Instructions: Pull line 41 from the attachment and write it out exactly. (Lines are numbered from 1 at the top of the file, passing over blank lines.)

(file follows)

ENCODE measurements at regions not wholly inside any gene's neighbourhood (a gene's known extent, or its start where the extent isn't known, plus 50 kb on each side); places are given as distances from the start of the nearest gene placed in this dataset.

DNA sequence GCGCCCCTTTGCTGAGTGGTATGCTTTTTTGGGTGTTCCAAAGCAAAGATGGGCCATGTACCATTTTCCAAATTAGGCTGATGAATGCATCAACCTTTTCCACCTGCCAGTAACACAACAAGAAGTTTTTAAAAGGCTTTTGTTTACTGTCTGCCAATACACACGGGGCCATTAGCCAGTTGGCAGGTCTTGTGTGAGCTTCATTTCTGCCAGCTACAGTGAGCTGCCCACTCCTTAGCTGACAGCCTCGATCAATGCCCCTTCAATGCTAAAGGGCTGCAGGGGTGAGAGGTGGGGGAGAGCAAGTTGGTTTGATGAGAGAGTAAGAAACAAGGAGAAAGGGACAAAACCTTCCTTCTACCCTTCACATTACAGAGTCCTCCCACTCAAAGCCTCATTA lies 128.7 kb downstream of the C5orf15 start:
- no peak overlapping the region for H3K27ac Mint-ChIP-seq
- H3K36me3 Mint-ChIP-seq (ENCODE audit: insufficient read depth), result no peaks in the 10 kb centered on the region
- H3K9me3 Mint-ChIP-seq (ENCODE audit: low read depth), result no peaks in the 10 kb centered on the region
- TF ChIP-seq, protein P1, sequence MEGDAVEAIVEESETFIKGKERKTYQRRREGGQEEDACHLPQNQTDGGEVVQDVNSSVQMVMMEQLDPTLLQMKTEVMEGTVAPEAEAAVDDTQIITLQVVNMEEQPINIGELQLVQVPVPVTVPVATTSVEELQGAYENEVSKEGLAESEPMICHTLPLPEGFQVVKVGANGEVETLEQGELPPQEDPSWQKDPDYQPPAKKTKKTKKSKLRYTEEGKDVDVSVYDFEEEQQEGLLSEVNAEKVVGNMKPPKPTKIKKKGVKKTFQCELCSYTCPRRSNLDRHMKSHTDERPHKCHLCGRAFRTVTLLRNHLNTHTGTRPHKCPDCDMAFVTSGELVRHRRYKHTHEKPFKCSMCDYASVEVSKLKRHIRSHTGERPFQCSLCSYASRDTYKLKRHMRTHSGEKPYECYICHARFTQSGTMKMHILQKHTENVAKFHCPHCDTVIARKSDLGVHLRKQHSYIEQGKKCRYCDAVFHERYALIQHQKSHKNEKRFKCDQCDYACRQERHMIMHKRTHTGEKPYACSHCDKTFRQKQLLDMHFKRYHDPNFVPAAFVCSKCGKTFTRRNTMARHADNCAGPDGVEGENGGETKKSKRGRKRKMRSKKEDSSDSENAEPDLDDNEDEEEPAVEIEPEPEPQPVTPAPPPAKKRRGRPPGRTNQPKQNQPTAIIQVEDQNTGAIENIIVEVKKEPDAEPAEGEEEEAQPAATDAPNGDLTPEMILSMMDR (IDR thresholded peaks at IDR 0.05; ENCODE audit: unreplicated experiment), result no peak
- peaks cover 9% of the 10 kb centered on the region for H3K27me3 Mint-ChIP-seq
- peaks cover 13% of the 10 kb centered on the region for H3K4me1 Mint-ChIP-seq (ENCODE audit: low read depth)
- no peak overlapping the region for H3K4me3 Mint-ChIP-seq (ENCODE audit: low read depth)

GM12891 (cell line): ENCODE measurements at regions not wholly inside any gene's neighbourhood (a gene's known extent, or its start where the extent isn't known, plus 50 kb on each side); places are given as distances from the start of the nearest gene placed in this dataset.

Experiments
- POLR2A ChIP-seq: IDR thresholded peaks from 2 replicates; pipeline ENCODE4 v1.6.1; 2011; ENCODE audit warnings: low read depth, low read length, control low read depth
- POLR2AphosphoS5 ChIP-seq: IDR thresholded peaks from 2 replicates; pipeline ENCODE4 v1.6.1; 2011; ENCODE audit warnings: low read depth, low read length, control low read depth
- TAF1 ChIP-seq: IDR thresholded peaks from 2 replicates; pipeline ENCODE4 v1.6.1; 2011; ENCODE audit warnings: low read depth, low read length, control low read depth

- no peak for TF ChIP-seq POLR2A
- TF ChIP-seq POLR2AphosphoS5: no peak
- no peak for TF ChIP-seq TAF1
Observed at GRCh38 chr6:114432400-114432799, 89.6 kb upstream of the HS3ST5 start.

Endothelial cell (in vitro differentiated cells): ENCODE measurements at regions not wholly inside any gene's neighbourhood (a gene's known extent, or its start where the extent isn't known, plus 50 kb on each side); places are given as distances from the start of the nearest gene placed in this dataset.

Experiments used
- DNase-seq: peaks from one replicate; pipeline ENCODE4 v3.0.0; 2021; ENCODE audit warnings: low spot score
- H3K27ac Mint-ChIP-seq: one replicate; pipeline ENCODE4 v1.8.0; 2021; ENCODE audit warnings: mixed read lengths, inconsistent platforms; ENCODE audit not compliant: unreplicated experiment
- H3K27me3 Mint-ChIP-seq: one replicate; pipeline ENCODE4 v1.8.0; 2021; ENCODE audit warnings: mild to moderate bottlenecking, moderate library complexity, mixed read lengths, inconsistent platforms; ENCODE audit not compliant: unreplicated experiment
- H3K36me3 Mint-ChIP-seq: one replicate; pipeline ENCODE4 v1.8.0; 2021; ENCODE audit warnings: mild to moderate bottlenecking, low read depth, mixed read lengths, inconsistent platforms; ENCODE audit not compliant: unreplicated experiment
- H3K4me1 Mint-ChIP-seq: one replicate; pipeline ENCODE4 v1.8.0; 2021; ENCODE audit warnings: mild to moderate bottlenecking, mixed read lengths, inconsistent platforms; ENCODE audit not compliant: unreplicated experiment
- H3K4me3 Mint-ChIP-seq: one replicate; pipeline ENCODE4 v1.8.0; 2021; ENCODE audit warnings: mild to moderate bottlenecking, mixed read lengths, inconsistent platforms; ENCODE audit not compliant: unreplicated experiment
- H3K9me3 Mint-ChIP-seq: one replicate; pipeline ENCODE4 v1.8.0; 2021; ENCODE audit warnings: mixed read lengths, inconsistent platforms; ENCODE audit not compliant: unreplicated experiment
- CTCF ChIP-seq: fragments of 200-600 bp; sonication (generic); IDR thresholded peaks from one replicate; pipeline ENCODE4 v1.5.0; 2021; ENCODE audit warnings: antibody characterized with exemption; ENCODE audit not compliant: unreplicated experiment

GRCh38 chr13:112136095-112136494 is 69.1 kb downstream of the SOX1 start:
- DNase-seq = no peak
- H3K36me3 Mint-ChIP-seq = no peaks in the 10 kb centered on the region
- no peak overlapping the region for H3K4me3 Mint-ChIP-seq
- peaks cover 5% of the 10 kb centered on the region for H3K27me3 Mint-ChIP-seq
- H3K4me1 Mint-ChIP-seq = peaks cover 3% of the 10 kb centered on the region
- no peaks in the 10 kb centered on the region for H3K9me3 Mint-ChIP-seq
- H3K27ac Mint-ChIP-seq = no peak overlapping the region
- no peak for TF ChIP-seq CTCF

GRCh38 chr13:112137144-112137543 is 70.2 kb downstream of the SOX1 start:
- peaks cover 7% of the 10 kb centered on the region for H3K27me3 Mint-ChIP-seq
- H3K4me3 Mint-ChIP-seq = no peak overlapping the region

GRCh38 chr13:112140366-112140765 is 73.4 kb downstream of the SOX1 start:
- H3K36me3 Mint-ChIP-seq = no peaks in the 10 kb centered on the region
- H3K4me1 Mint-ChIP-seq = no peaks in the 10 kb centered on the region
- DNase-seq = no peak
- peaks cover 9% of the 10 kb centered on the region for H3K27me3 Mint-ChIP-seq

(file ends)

GRCh38 chr13:112140366-112140765 is 73.4 kb downstream of the SOX1 start: